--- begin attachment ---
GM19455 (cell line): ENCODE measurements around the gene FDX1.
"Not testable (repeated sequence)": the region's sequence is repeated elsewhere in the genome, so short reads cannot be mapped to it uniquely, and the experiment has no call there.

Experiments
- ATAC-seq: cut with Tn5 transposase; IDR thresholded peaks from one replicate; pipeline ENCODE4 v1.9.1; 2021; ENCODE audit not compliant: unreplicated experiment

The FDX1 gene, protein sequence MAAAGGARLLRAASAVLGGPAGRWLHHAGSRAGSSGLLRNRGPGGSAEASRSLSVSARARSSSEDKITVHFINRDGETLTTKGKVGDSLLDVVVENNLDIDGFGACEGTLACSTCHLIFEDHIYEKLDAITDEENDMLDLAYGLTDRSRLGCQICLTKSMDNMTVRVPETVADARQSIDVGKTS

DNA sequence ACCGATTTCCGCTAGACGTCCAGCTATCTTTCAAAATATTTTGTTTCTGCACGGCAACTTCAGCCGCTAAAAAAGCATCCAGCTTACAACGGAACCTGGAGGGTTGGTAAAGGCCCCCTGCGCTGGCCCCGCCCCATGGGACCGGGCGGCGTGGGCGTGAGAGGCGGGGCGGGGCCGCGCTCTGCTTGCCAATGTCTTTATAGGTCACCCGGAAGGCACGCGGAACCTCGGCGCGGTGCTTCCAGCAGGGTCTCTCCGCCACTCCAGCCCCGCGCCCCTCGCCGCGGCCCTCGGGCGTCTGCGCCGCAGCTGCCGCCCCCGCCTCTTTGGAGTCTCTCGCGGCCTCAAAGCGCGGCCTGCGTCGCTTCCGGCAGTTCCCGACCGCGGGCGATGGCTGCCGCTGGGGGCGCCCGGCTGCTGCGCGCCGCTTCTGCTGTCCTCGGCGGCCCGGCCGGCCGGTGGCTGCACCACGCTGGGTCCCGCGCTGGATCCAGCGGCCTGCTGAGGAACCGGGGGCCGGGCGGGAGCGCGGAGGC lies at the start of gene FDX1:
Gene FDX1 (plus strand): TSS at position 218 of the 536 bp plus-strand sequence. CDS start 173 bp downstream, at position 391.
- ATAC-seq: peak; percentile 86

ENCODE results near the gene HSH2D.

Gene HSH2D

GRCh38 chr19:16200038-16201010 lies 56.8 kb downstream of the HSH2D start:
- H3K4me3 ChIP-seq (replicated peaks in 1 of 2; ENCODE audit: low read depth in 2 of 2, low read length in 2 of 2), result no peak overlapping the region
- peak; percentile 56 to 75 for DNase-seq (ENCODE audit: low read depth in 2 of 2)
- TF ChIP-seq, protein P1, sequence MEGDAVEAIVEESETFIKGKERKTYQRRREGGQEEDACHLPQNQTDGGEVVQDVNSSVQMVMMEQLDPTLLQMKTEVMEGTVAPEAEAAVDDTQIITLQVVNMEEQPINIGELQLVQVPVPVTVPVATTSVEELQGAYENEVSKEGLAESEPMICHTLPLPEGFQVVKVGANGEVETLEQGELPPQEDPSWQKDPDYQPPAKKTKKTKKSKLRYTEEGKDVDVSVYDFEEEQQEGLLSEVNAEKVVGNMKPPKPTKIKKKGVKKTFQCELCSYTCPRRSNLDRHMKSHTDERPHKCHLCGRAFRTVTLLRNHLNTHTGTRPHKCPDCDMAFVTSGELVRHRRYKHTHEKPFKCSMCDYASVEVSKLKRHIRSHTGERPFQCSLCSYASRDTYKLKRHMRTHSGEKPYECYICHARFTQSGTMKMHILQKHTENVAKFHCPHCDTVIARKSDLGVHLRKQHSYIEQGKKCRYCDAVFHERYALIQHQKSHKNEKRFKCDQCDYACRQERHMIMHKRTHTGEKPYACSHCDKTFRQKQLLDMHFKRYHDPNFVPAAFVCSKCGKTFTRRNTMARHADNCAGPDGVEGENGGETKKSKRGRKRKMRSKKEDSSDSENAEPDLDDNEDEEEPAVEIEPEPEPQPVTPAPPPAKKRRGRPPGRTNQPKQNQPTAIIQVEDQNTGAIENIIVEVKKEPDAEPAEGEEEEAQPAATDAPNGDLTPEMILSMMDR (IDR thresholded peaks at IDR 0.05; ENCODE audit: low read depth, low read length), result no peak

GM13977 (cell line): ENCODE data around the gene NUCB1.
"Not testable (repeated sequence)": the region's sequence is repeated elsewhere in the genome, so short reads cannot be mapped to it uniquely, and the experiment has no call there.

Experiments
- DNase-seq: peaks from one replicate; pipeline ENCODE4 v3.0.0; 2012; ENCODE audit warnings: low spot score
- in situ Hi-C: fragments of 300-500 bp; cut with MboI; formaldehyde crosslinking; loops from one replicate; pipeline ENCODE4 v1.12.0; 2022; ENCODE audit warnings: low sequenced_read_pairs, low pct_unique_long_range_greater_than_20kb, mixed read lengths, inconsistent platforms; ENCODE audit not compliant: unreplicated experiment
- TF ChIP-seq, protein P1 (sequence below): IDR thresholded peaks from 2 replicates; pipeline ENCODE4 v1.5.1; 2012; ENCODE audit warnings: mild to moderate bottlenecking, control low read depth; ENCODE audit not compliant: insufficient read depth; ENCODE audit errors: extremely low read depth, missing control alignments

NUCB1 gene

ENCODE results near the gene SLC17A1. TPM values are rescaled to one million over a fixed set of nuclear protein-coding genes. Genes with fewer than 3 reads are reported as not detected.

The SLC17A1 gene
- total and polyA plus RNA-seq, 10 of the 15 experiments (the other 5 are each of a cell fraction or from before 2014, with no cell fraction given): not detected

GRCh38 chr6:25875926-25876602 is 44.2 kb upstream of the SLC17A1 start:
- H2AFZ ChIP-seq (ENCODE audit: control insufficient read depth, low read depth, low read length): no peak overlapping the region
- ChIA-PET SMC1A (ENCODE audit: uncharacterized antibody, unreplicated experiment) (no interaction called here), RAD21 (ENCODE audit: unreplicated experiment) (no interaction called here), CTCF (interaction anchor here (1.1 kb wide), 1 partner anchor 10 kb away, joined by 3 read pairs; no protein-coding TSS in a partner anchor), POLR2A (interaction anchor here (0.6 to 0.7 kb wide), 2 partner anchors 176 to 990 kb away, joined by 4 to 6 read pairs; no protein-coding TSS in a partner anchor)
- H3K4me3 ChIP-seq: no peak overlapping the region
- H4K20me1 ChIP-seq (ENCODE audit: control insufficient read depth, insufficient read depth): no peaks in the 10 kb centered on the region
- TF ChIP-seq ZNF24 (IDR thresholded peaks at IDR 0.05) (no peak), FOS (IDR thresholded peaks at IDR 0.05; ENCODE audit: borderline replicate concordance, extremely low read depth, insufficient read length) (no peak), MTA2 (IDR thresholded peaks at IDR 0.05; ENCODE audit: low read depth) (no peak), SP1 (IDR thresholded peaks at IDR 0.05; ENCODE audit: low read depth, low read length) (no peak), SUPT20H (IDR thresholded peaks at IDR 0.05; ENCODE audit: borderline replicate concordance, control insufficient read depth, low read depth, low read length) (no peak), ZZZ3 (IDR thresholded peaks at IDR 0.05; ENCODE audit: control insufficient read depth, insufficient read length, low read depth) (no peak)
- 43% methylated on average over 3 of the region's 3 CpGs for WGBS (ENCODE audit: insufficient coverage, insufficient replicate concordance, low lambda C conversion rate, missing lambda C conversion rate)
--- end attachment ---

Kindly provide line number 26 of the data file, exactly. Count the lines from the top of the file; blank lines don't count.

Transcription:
- H2AFZ ChIP-seq (ENCODE audit: control insufficient read depth, low read depth, low read length): no peak overlapping the region